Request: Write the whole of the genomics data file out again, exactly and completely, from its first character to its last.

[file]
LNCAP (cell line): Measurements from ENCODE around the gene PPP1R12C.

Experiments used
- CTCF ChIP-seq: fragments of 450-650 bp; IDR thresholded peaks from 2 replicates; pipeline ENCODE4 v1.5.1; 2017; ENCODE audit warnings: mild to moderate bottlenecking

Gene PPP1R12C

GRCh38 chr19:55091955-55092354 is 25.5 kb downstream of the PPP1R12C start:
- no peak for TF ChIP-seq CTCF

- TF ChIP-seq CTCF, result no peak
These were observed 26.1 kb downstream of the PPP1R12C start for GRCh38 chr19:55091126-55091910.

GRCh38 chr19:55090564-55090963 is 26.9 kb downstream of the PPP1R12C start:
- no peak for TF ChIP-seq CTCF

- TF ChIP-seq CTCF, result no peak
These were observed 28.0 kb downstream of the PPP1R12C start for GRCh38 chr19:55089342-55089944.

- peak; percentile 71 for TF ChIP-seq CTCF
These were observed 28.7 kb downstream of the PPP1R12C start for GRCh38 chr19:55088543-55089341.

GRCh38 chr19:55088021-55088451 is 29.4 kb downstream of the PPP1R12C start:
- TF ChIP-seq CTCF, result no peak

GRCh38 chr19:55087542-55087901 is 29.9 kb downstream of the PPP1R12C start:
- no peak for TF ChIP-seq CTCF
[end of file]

LNCAP (cell line): Measurements from ENCODE around the gene PPP1R12C.

Experiments used
- CTCF ChIP-seq: fragments of 450-650 bp; IDR thresholded peaks from 2 replicates; pipeline ENCODE4 v1.5.1; 2017; ENCODE audit warnings: mild to moderate bottlenecking

Gene PPP1R12C

GRCh38 chr19:55091955-55092354 is 25.5 kb downstream of the PPP1R12C start:
- no peak for TF ChIP-seq CTCF

- TF ChIP-seq CTCF, result no peak
These were observed 26.1 kb downstream of the PPP1R12C start for GRCh38 chr19:55091126-55091910.

GRCh38 chr19:55090564-55090963 is 26.9 kb downstream of the PPP1R12C start:
- no peak for TF ChIP-seq CTCF

- TF ChIP-seq CTCF, result no peak
These were observed 28.0 kb downstream of the PPP1R12C start for GRCh38 chr19:55089342-55089944.

- peak; percentile 71 for TF ChIP-seq CTCF
These were observed 28.7 kb downstream of the PPP1R12C start for GRCh38 chr19:55088543-55089341.

GRCh38 chr19:55088021-55088451 is 29.4 kb downstream of the PPP1R12C start:
- TF ChIP-seq CTCF, result no peak

GRCh38 chr19:55087542-55087901 is 29.9 kb downstream of the PPP1R12C start:
- no peak for TF ChIP-seq CTCF